04-21-2021

 

Kimberly M. Blaeser

 

THIS STRANGER'S BEAUTY

 

Barely formed fetus feet and tiny Spock ears

Ripley’s surreal—this listing on the edge of small perfection;

pink mouse pup bald and suckling blindly from the doe

feeding as we all do on the driven milk of becoming.

 

Somewhere beneath the sealed lumps of black eyes

a swimming to awareness under the stretched membrane of skin,

you a mere half gram and every pore and wrinkle a vanity

of knowing your own ghostly poetry, your fragility.

 

Everywhere we look—whimsy and a holy clamor for survival:

wolf spiderlings cling like moss to their mother’s back

while guppies and even angelfish gulp their fry

and still my lonely violin heart tunes to frog song,

 

to wolf howl and loon calls and other darker matter.

I believe in the fluid arch of frill-necked lizards,

impossible serrated swirls, like cirque de soleil

Seeker’s eels.  All a reptilian anti-splendor—the horror.

 

The heart of darkness illuminated by small gods

or blind and relentless human hunger for beauty,

as if each striped haunch and stretch were our own

each turquoise spot the simple reversal of revulsion.

 

We know contortion of birth, our own grotesque

sad embrace of air, of gravity. The slither and purple weight

of voice, the awakening flex of body. Hold this strange light—

a relentless spilling of fever over the untrammeled earth.

IKWE-NIIMI: DANCING RESISTANCE

 

365 jingles in rows upon my dress

turned by the hands of one who deserted

escaped a mandated Pipestone education.

266 miles looking backwards for pursuit

hiding from promised punishments by day

migrating like maang relatives by moonlight.

 

365 ribbons hold the jingles to my dress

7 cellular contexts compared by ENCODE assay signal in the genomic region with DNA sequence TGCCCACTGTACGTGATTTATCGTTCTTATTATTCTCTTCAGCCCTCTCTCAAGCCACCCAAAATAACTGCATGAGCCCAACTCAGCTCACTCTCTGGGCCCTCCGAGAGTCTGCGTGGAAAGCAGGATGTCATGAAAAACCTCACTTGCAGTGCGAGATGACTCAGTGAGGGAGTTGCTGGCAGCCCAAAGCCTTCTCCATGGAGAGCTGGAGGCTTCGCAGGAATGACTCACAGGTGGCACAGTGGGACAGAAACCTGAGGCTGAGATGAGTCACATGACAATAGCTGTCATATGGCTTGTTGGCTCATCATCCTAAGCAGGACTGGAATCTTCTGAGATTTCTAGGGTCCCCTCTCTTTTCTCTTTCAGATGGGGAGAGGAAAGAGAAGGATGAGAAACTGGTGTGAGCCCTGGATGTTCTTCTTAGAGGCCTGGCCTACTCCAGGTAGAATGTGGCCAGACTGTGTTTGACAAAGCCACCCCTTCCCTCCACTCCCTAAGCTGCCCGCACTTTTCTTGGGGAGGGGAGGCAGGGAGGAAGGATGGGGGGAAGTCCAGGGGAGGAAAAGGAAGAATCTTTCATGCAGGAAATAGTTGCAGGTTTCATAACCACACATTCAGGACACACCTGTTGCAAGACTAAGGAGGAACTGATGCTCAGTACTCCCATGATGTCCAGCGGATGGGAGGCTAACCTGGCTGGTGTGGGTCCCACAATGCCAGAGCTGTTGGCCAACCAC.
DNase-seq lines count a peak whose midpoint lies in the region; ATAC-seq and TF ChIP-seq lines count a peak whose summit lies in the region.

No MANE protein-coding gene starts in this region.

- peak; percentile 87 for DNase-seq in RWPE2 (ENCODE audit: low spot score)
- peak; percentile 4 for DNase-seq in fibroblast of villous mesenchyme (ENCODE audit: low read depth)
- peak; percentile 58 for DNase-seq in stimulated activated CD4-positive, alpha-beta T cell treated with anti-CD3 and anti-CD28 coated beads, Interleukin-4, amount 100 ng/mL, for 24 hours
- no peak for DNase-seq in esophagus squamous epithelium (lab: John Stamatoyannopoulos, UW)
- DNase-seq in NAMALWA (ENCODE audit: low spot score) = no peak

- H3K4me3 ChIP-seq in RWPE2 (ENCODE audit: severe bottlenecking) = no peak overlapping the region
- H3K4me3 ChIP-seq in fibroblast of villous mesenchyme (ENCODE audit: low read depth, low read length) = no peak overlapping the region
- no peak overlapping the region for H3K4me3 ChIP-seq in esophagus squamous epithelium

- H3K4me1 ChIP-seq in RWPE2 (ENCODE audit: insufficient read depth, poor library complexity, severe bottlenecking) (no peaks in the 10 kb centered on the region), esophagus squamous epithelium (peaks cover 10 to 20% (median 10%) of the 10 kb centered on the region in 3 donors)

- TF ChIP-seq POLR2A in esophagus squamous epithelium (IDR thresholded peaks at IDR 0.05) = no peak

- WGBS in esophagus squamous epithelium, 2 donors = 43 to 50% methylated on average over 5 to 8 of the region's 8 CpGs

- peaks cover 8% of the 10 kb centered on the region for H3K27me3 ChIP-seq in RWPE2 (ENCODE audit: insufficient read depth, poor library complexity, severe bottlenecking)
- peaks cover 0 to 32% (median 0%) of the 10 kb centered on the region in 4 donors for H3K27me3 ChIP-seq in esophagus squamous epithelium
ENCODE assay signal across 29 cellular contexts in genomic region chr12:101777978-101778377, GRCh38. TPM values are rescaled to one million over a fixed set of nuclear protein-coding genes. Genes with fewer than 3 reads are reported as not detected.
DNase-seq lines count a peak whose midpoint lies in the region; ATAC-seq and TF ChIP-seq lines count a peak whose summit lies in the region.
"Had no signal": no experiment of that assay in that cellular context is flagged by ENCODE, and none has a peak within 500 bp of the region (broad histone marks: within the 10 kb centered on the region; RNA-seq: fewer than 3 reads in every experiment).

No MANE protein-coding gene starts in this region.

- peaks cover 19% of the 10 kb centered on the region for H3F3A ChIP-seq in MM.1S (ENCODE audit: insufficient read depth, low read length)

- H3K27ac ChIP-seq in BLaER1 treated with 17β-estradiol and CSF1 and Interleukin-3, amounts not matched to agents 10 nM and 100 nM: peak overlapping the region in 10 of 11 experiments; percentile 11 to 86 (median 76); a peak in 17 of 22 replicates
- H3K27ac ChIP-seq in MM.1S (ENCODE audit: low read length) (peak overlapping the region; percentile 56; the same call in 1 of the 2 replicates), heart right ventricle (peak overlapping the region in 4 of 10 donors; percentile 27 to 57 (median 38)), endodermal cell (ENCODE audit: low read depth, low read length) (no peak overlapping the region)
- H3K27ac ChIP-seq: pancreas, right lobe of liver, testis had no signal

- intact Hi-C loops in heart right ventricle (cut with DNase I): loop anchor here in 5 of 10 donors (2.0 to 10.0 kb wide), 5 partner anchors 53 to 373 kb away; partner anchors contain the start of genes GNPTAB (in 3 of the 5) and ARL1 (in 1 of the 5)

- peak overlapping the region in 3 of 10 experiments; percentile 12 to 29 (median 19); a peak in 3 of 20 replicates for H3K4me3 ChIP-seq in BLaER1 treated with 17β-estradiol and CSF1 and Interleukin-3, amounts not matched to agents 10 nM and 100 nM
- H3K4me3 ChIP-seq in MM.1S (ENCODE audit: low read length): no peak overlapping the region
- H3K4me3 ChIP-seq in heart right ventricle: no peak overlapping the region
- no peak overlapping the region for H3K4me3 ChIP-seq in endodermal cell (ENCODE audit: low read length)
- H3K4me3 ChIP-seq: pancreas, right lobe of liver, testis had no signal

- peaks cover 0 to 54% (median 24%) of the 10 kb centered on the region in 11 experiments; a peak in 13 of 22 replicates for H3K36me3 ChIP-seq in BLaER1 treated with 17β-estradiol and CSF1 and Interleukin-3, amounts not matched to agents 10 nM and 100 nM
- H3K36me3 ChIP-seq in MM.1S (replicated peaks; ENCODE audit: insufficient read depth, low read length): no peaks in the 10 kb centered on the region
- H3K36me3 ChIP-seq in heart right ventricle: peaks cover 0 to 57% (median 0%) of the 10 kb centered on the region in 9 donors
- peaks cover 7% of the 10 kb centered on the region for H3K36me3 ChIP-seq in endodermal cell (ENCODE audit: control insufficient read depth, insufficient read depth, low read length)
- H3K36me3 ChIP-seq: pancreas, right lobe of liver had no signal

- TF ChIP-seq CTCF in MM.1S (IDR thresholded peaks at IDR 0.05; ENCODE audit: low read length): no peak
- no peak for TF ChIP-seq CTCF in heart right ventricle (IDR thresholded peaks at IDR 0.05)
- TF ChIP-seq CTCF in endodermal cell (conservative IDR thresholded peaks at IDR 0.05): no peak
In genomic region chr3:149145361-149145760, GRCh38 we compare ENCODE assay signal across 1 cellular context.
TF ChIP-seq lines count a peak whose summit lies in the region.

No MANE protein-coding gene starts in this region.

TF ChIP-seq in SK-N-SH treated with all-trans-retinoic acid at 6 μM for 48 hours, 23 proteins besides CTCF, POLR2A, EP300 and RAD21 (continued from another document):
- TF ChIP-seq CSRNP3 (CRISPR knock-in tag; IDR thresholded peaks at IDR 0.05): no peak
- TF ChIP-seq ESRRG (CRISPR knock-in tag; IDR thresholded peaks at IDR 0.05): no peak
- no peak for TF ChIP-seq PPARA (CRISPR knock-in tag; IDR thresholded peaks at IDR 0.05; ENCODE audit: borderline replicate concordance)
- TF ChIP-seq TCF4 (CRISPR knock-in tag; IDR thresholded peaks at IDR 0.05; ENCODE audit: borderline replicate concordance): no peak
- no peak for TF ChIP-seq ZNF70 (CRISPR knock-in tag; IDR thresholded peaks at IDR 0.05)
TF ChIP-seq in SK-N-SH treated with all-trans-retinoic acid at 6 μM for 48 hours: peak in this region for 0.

colorful strips cut tied and threaded

stitched by the laughing women of my childhood,

women who earned 2 dollars and 25 cents

for piece-stitching geese aprons, pot holders

whose stiff fingers tapped drum beats to sew by.

 

365 prayers swing and tap one against another

zaangwewe-magooday, ancient medicine dress

silver-coned legacy sounding the cleansing voice of rain.

145th White Earth Nation celebration pow-wow

the weight of anishinaabeg history on my back

a dress made light by resistance—this healing an art.

CAPTION

 

This  is  not  a  photograph  of  the  woman   inside  the   house.

This  is  not  even  the   door  to the quiet  room where  she  lies,

more  quiet  still. No, this  is a  waabooz, a wild  spring  creature,

its  nose  twitching  in a way  the  camera  cannot  show. A rabbit

that has come for the dew, the dew on the grass outside the house

that  is  not  pictured  here.  A rabbit who will  feast on the garden

that  is  still  in  seed,   the  garden  that  will  grow  plants   wild

like  the  waboose.  The  garden  that  will   belong to  the  rabbit

and  will  not  be  hoed  by  the  woman  who is not pictured here.

-from Copper Yearning (Holy Cow! Press 2019), selected by Spring 2022 Guest Editor, CMarie Fuhrman 

Kimberly Blaeser, poet, photographer, and scholar, is a past Wisconsin Poet Laureate and founding director of In-Na-Po, Indigenous Nations Poets. The author of five poetry collections including Copper Yearning, Apprenticed to Justice, and the bilingual Résister en dansant/Ikwe-niimi: Dancing Resistance, Blaeser is an Anishinaabe activist and environmentalist and an enrolled member of the White Earth Nation. A Professor at UW–Milwaukee and an MFA faculty member at Institute of American Indian Arts in Santa Fe, in 2021, she received the Lifetime Achievement Award from the Native Writers’ Circle of the Americas. Blaeser lives in rural Wisconsin; and, for portions of each year, in a water-access cabin near the Boundary Waters Canoe Area Wilderness in Minnesota. Additional information is available here: http://kblaeser.org

04-13-2021

Victoria Chang

04-13-2021

Victoria Chang